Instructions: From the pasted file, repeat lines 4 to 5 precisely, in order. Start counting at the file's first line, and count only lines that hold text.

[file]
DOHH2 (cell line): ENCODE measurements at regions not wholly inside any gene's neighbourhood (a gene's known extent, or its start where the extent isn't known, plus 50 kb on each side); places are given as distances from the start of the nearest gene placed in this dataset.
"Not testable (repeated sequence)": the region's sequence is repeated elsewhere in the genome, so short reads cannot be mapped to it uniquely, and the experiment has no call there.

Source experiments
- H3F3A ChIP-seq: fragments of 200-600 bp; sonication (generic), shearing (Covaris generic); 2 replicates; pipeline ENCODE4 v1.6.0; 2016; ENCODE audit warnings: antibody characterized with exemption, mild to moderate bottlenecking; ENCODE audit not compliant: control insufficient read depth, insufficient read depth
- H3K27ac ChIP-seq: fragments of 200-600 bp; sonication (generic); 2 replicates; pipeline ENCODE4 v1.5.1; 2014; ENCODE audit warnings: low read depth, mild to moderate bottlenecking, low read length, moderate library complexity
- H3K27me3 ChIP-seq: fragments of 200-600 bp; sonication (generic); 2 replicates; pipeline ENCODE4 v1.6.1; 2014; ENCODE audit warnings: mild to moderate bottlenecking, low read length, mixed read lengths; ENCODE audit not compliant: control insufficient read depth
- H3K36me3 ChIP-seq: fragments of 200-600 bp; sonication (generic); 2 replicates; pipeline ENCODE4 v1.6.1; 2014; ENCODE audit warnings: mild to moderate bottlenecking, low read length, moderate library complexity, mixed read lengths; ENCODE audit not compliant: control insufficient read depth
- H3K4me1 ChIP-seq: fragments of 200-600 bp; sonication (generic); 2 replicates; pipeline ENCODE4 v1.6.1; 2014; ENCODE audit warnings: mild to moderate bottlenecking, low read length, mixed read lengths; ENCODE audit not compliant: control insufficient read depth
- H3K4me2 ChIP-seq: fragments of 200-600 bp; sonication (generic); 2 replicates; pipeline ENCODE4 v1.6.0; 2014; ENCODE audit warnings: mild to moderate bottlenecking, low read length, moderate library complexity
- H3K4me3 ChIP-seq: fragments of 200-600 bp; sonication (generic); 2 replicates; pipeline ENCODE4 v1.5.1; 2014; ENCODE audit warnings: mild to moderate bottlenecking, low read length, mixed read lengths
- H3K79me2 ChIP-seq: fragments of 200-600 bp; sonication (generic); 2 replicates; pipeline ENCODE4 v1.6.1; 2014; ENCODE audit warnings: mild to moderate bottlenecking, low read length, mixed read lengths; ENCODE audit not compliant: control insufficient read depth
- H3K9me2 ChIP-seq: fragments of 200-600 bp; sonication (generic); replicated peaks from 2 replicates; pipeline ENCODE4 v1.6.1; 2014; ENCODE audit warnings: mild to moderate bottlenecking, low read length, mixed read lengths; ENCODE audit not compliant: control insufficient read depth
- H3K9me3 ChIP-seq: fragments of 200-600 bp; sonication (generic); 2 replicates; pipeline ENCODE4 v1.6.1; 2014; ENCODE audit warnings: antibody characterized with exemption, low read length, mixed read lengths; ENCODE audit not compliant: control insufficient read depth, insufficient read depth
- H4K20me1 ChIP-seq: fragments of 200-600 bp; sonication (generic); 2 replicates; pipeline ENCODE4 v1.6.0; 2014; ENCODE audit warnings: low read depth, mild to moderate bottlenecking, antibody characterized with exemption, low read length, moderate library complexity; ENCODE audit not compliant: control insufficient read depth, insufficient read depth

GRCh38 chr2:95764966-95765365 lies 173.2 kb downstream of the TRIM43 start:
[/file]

- H3F3A ChIP-seq: fragments of 200-600 bp; sonication (generic), shearing (Covaris generic); 2 replicates; pipeline ENCODE4 v1.6.0; 2016; ENCODE audit warnings: antibody characterized with exemption, mild to moderate bottlenecking; ENCODE audit not compliant: control insufficient read depth, insufficient read depth
- H3K27ac ChIP-seq: fragments of 200-600 bp; sonication (generic); 2 replicates; pipeline ENCODE4 v1.5.1; 2014; ENCODE audit warnings: low read depth, mild to moderate bottlenecking, low read length, moderate library complexity